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snowf7swampstomper

Reply 9 months ago

Have you done this before? Are you going to fry the dough or bake the doughnuts? What oven temperature do you recommend. This is something new to me. I love anything that makes life easier. For example: I buy bacon when it is on sale (usually 3 pounds at a time) and cook it in the oven on trays. When it is nearly done, I freeze it in packs of about 6-8 strips and when I need it, it is quick and easy to finish cooking it for a meal. I hear that bacon goes well with doughnuts.

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Flying909s

6 years ago on Introduction

So I stumbled onto your recipe about a week ago and I was almost compelled to make them. Couldn't get them out of my head.
Once I purchased my thermometer and donut cutter I had to give it a try.
It all came together quickly, which is unique for me since I'm not much of a baker. Fried them up and boy did they turn out good!!!! Warm and gooey.
A little more dense than KK but thats probably something I did.
Thanks for the 'Ible!

KKdonuts.jpg
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scoochmarooFlying909s

Reply 6 years ago on Introduction

Holy shizzle, those look amazing. As I mentioned, I let mine rise way longer than I should have. But maybe that's the secret!

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Angyeescoochmaroo

Reply 5 years ago on Introduction

I think so too, based on this comment, I let mine rise wayyyyyy longer and it turned out well. Agreed, these look amazing, I should get me a donut cutter and thermometer for perfect results.

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snowf7Angyee

Reply 9 months ago

I don't have a doughnut cutter and have always used a large and a small biscuit cutter. It takes a little more time, but it works and I already had the biscuit cutters. I can't wait to try this recipe. I have always made "cake" doughnuts that don't require yeast.

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readicculus

4 years ago on Introduction

this is a good recipe but speaking from experience (5 years working at krispy kreme baking) I can tell you that the dough is too heavy, it definitely has the right flavor but milk might be the issue, there was no milk in the recipe for the shop. Does anyone know if changing the mill measurements to water would work? That I think might lighten the dough up. Also the glaze recipe is wrong and basically fat fat fat! The actual glaze recipe is much simpler just powdered sugar vanilla and water, no need for butter or milk of any kind. other than that you got super close to the original just need a little tweaking!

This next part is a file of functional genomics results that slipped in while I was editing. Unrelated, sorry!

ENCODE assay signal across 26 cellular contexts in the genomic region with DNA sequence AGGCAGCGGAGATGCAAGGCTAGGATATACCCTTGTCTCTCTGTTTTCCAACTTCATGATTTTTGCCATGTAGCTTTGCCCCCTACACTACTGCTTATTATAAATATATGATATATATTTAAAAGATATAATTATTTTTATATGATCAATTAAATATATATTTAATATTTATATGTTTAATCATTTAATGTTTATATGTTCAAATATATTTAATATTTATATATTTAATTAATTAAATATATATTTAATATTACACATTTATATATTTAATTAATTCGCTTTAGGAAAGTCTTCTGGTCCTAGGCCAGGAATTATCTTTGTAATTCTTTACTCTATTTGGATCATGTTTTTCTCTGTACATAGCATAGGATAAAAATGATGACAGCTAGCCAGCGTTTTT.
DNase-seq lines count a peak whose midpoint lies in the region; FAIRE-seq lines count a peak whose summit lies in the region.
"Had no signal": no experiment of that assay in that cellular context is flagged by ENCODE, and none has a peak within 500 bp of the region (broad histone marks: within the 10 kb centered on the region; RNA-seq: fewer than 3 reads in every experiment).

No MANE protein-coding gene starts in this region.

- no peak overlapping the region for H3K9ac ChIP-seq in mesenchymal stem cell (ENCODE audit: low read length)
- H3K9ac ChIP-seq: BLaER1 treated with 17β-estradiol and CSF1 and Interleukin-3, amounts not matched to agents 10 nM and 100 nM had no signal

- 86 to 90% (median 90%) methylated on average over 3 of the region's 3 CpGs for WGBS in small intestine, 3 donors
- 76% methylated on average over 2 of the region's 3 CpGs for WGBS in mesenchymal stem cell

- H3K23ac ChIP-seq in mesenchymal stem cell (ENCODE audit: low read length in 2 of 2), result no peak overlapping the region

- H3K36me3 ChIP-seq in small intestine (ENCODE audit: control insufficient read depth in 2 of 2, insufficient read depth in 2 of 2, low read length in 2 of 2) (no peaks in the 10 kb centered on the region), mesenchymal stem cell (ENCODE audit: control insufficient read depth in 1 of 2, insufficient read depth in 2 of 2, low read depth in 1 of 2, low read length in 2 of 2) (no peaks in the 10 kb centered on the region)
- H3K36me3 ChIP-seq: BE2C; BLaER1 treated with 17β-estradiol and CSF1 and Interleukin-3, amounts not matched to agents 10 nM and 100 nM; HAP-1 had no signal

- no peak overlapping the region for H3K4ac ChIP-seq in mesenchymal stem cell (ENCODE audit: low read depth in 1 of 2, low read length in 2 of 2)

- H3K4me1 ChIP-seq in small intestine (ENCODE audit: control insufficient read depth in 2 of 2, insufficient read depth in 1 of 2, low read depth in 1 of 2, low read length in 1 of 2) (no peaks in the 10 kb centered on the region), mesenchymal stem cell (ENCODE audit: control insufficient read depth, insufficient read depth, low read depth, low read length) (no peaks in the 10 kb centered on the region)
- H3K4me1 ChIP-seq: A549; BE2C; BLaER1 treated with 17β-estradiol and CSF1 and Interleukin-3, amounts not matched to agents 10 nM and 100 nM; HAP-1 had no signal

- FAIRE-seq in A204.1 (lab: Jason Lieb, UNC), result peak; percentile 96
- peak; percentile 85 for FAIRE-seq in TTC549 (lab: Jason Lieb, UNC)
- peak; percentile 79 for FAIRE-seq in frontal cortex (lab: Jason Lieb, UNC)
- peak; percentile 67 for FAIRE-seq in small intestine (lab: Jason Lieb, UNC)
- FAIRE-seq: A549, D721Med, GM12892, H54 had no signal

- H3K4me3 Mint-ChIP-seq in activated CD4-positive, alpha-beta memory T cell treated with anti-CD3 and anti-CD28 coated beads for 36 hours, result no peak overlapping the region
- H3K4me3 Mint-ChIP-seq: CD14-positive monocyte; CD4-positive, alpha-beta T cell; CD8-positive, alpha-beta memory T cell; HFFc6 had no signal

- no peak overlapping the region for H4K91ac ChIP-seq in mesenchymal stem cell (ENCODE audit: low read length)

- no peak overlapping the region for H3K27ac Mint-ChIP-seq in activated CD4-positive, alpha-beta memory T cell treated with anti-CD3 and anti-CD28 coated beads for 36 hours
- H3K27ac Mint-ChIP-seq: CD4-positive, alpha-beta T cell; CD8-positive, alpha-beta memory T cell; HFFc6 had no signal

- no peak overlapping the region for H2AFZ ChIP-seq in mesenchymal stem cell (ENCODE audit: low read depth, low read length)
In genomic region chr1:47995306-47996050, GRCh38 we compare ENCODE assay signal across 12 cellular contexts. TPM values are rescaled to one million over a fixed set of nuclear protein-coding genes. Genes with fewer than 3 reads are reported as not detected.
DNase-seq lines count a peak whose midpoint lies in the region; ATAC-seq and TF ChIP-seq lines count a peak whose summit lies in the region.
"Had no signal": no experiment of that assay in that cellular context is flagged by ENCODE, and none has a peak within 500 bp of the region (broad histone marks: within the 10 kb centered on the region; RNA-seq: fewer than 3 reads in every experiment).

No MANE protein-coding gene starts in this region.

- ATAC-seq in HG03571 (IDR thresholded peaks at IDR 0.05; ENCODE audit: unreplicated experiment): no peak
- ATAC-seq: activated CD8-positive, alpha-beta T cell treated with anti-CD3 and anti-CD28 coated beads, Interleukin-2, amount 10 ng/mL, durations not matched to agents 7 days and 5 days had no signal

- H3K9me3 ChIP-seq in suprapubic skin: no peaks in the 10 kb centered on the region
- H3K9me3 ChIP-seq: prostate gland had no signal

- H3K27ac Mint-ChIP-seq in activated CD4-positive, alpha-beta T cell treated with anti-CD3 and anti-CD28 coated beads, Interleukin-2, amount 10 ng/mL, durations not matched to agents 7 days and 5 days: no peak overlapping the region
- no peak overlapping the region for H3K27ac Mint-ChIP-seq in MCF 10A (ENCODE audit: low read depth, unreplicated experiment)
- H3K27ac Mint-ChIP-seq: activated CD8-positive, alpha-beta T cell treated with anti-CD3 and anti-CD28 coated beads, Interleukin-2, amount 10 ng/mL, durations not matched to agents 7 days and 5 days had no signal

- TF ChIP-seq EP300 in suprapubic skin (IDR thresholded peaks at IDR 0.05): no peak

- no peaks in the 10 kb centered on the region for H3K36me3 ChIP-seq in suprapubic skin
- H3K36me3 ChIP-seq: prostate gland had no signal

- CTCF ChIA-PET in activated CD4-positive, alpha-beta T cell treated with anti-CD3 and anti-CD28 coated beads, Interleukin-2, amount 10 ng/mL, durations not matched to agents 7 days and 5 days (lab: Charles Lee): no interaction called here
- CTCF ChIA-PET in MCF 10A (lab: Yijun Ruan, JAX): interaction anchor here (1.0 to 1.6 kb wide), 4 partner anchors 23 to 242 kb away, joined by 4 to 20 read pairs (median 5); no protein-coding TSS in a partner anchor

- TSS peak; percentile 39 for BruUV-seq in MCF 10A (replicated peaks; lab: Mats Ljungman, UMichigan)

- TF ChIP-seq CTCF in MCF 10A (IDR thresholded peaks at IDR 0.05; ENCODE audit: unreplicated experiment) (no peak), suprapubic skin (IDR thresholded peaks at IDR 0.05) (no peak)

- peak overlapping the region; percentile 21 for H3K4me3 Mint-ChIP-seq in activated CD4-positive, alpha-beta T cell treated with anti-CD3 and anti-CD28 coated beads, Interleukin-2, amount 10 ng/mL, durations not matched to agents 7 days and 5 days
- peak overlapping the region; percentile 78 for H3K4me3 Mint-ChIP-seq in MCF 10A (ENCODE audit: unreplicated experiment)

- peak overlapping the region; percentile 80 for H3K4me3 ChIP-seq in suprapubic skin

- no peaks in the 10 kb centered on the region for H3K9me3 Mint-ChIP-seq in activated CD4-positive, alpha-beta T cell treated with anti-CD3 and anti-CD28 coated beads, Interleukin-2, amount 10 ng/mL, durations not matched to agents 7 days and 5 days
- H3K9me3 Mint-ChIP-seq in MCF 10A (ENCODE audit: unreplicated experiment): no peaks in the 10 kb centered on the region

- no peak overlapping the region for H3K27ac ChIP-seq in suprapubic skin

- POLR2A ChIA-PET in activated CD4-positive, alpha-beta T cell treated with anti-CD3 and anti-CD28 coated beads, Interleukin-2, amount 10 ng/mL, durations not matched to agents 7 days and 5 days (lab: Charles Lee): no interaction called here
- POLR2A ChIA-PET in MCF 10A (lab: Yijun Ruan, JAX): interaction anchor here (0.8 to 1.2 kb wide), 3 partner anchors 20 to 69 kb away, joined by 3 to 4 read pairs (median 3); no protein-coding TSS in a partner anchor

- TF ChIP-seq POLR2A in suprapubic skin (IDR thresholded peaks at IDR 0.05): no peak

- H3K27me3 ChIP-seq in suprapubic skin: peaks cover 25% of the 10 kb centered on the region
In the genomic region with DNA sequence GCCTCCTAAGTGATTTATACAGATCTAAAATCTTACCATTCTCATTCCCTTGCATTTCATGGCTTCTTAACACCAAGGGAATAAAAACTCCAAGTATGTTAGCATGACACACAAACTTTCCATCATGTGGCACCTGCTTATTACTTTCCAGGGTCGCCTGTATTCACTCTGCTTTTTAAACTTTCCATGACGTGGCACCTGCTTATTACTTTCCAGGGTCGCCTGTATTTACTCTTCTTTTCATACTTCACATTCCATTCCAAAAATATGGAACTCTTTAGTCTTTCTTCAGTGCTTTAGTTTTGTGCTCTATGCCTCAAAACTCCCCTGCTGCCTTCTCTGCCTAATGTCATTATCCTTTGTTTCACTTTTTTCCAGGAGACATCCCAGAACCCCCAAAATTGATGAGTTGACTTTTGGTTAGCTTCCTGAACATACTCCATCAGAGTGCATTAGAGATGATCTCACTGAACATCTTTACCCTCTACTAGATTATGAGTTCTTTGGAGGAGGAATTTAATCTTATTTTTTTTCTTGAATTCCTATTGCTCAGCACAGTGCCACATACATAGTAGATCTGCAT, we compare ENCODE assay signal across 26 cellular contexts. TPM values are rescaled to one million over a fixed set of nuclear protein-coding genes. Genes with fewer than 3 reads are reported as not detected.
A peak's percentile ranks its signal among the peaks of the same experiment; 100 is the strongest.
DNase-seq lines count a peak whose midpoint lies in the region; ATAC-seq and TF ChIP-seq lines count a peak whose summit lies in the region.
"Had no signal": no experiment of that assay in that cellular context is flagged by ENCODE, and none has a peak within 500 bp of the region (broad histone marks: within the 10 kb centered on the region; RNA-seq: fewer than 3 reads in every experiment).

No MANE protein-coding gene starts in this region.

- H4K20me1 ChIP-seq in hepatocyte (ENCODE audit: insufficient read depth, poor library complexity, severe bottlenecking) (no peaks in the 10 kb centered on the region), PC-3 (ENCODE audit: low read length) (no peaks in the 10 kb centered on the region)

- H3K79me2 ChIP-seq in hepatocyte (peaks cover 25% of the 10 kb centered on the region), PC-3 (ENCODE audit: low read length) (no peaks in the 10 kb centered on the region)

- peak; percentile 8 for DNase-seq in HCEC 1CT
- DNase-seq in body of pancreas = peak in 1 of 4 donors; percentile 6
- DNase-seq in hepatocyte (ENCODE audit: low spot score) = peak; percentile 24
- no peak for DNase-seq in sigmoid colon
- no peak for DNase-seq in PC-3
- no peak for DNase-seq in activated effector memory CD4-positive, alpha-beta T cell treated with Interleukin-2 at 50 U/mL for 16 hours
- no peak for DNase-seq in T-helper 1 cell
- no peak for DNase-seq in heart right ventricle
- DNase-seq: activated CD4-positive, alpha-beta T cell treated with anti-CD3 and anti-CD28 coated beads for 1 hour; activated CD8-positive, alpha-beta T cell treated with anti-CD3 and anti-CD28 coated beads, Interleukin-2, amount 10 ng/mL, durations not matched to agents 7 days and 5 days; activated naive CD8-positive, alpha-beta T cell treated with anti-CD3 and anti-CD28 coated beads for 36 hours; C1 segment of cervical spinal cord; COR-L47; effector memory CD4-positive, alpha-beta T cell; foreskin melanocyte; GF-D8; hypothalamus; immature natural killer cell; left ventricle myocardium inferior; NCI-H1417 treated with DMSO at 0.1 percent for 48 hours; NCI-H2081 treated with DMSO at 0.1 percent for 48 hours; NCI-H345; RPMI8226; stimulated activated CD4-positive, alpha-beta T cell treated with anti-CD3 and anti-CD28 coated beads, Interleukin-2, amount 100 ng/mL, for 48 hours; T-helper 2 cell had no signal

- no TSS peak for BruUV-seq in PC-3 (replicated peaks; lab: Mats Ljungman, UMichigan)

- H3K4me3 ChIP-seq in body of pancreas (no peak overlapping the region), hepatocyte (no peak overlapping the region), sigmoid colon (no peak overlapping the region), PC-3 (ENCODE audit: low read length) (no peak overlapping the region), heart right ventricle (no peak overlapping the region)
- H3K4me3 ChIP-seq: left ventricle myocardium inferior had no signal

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KenH139TaylorDIY

Reply 9 months ago

Wrong. Carbs, carbs, carbs!

Buttered toast would have a higher fat/carb ratio then this treat by quite a large percentage.

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JenniferA122TaylorDIY

Reply 2 years ago

If you're worried about fat, why would you be interested in donuts?

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itsmescottyreadicculus

Reply 1 year ago

Ya gotta love the experts, 'the I know, I was there, the ones that know the secret recipe. . . '.

This commenter probly worked the counter and never ev saw the flour.

This is going in/on my bucket list for a quick resolution

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ed-romesitsmescotty

Reply 9 months ago

As I made a type of bread dough that was used to make French bread and Italian bread and another dough to make hotdog buns I can tell you there's only on ingredient difference between the two its called sugar !! So if someone tells you a bread product is to heavy you left out an ingredient !! And they take turns working the front counter !!

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9irongiant6readicculus

Reply 9 months ago

Actually, the Krispy Kreme franchise sells the dough to franchises, it’s mixed up at a facility and distributed nationwide. If you worked a Krispy Kreme, it’s next to impossible you would know the recipe, as only three people do. The original recipie was bought along with another franchise. It’s suspected the recipie has something to do with mashed potatoes, oddly enough. But gg to you if you do know the recipie:)

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CraigH23readicculus

Reply 1 year ago

I know from making bread dough, different types and different brands of flour respond differently. Some absorb more liquid than others. With any recipe, don't put all the liquid ingredients in, go by the texture of the dough adding the last liquids bit by bit.

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AMAZING! I'm so glad you commented here! I am going to try this out with your recommendations. Swapping water for milk is no problem. And powdered sugar + water is the glaze my mom always uses for everything, so I thought it was too simple! Thank you for weighing in with this.